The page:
Mamiya 6 w/ 75mm on Fuji 400h

Contax T3 on Kodak Color Plus 200

Mamiya 6 w/ 75mm on Fuji 400h

The last full day in Michigan included checking out the massive amount of local antique shops in Marine City for cameras and a drive up to and through Port Huron and taking in the sites of the Blue Water Bridge, just across the water from Sarnia, Ontario.  I managed to pick up two new cameras, a Rollei 35 LED and a Minox 35 EL, both of which I have yet to test out.

Mamiya 6 w/ 75mm on Fuji 400h

Contax T3 on Kodak Color Plus 200

There’s just something about Michigan that just felt so…American, but in the best way possible.  In the few places I got to see in the limited amount of time I got to see them, I got to see both ends of a few different spectrums.  Each one of those still aligning somewhere within stereotypical American ideals.

Mamiya 6 w/ 75mm on Fuji 400h

Contax T3 on Kodak Color Plus 200

Overall, the trip was rather relaxed and provided a little bit of a break since I did basically no planning whatsoever.  In that regard, it was a nice way to end my marathon summer.

 

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Camera Giveaway: Olympus Stylus Epic Zoom 80

It’s time for another giveaway! The first one went so well, that I’m doing it again. As long as I find cameras for cheap, the I am willing to spread them to people who want them. This time, I will be giving away an Olympus Stylus Epic Zoom 80.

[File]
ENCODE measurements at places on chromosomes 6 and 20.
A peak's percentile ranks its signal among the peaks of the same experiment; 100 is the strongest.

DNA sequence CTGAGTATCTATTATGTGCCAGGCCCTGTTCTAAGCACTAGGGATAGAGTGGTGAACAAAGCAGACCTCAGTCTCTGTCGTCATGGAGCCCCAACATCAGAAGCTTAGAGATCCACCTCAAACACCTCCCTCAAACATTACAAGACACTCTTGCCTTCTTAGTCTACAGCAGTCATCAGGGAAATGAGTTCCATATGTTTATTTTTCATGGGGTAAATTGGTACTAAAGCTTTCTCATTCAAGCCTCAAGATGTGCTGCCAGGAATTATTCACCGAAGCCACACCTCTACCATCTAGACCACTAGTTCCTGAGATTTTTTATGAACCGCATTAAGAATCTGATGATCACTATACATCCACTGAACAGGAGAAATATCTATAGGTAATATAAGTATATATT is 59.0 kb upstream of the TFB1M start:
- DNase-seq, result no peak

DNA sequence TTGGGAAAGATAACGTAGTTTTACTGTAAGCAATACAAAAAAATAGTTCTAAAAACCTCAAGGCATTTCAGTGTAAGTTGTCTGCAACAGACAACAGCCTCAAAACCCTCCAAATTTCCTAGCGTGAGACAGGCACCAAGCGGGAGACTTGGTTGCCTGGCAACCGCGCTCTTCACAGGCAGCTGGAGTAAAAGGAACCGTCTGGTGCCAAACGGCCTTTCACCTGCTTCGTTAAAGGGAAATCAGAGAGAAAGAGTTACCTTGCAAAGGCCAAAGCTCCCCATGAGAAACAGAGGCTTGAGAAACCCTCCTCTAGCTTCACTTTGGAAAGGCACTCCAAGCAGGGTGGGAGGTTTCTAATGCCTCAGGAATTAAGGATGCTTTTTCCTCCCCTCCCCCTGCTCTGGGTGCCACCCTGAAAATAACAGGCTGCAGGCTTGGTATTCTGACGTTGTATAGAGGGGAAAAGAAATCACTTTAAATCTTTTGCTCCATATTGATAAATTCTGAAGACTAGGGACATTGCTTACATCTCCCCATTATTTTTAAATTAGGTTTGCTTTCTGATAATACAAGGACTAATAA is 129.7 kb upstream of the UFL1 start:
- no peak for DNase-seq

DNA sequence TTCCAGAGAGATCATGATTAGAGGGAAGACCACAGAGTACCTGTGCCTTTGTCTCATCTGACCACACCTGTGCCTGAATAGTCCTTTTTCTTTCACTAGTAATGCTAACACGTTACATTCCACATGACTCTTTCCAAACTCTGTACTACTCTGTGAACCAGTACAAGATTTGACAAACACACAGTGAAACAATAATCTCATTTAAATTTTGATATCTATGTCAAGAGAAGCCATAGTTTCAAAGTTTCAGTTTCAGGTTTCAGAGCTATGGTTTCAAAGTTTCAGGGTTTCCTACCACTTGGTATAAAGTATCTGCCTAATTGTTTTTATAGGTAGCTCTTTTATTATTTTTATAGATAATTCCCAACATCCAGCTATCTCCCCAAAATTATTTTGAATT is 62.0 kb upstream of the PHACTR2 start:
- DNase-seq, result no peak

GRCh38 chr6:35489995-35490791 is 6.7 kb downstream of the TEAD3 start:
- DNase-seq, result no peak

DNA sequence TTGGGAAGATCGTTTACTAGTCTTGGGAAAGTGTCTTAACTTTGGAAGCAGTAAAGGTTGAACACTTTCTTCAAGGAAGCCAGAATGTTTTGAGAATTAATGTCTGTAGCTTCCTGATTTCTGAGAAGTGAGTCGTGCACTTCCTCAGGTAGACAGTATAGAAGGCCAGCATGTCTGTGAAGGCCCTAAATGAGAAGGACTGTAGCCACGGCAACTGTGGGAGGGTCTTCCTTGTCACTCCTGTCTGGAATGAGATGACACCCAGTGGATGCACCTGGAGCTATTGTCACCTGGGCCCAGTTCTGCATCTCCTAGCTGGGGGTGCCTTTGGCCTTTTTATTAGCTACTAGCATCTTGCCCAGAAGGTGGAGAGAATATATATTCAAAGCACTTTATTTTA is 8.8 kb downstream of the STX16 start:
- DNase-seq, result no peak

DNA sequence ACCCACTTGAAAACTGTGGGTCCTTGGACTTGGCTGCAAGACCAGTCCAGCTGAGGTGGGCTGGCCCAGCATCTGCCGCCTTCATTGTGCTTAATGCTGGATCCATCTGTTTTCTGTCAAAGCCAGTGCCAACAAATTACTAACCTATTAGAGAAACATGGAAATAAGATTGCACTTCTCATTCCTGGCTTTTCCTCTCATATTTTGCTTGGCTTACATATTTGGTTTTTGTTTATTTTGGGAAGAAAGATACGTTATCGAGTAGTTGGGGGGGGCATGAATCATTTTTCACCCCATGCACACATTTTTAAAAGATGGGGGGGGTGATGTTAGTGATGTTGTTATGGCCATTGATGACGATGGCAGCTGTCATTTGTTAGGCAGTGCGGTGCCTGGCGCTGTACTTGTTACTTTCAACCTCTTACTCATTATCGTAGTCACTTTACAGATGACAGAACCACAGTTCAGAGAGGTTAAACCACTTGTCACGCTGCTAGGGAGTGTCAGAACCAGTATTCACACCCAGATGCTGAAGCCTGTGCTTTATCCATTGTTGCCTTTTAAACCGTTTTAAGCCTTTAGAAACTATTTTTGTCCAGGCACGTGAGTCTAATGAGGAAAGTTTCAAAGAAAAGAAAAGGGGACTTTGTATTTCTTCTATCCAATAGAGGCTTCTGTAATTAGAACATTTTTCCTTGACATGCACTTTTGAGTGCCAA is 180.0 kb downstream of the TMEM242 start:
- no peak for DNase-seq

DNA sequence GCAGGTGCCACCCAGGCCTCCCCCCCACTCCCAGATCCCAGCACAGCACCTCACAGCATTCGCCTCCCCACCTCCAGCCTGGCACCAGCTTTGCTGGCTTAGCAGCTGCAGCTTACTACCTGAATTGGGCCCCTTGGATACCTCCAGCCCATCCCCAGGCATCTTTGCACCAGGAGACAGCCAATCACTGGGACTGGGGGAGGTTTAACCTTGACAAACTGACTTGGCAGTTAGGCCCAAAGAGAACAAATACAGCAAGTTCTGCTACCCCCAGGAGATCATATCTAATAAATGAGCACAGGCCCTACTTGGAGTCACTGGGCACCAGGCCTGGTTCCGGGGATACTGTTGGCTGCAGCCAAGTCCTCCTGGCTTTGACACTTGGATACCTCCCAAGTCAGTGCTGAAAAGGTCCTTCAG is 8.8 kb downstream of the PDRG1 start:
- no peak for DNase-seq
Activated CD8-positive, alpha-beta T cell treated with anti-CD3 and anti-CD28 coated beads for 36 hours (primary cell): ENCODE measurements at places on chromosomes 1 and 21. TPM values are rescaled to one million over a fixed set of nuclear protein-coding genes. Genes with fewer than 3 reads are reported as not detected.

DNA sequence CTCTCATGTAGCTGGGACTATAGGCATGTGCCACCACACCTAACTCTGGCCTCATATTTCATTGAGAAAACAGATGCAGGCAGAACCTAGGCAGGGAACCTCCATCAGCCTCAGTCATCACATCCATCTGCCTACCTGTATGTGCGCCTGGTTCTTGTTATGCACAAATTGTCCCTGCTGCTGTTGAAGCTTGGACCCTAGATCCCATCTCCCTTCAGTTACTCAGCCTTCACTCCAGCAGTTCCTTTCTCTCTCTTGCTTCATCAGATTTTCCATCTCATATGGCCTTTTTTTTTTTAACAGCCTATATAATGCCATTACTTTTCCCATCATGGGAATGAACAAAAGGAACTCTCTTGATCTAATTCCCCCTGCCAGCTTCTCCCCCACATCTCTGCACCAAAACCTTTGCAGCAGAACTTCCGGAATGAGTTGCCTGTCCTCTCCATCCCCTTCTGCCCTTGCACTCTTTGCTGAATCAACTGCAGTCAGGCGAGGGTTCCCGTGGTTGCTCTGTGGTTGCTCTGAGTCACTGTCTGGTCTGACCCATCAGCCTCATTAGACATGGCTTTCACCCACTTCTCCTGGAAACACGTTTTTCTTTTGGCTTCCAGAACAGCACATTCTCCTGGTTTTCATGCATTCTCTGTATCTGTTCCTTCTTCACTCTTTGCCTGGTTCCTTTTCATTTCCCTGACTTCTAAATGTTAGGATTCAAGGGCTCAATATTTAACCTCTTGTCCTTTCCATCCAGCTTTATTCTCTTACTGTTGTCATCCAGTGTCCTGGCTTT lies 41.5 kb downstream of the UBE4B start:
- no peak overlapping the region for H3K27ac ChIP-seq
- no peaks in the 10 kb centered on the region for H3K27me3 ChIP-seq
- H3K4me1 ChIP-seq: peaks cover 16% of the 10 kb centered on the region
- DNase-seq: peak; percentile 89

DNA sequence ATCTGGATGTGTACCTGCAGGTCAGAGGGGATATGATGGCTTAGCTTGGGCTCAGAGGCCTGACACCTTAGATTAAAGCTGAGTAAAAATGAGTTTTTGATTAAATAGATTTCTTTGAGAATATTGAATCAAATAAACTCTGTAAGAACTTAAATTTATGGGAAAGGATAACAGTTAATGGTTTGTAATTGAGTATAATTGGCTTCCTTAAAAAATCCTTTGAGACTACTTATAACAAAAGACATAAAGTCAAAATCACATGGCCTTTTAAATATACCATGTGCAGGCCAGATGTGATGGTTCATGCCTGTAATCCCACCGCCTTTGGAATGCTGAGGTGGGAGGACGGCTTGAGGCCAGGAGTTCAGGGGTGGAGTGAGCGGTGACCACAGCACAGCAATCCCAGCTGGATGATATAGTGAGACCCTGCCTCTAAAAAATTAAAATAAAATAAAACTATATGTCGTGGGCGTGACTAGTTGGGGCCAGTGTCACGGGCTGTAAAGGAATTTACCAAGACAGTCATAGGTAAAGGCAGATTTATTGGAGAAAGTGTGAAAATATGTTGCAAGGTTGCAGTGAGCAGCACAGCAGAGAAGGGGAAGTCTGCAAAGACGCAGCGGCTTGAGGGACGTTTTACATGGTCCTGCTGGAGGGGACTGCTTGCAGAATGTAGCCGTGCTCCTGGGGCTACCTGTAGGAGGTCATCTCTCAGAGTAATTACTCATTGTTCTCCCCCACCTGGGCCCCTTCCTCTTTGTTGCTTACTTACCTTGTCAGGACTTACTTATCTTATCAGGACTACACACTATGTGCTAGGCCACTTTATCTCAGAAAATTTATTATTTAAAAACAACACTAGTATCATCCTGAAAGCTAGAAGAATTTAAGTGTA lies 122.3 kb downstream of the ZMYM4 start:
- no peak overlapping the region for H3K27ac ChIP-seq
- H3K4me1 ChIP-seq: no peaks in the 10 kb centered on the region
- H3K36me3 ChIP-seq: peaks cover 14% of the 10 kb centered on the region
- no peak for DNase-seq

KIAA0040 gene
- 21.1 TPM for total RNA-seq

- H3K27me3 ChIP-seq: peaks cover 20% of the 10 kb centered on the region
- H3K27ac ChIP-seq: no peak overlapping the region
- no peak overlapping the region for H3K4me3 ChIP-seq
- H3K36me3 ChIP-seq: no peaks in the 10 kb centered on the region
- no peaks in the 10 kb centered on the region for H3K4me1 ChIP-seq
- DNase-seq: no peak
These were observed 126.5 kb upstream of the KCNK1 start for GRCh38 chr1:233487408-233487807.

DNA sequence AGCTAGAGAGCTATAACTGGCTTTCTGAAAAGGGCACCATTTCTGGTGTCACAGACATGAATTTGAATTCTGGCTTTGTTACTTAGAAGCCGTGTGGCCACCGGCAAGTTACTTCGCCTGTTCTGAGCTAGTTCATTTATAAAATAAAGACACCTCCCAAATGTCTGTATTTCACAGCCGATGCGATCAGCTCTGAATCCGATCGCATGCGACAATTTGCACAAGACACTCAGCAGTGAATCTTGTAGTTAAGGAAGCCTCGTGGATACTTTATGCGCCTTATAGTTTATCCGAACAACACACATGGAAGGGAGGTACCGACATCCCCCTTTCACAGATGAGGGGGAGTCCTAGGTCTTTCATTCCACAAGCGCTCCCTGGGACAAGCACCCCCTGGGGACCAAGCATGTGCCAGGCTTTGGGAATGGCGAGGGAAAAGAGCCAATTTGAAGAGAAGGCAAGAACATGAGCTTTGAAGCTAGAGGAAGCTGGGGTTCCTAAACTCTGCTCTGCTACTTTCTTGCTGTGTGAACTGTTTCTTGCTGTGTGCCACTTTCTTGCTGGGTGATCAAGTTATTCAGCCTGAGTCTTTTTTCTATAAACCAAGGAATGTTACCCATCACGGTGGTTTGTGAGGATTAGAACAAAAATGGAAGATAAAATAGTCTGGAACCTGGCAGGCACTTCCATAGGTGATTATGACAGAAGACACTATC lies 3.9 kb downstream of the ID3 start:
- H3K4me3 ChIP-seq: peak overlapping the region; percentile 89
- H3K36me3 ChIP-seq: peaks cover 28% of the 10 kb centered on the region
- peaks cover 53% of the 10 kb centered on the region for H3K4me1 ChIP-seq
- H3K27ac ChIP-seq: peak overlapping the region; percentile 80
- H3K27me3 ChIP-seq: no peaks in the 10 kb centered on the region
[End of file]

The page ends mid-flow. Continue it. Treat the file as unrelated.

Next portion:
In order to enter the giveaway, all you have to do is: 1. Follow @now.developing on Instagram 2. Like the Instagram promotional post for the giveaway in my feed 3. Comment on that post by tagging two friends on said post.

Entry deadline is September 12th. Winner will be randomly selected and contacted by September 19th!

Part of the Process: Derek Boswell

Part of the Process is a series of posts that puts the spotlight on film photographers and DIY film developers.  These features provide unique experiences and perspectives on shooting and developing film while also showcasing diverse talent and film photographers around the globe.  If you are interested in being featured, feel free to contact me!

Name: Derek Boswell

Location: London, Ontario, Canada

Links:

Flickr

Instagram

Tumblr

This one is still under construction, but it will be where I feature images of installations, mostly my photos exhibited in public spaces. I’m working with a couple of other artists to accomplish this, notably my good friend and fellow photographer, John Densky.

Our aim is to exhibit work outside the four walls of the traditional art gallery, so to speak; making it accessible to all persons in a given community. By exhibiting this kind of work in public spaces – something with a social documentary aspect to it – everyone is a participant in viewing the art, and ideally they can identify with the subject on some level.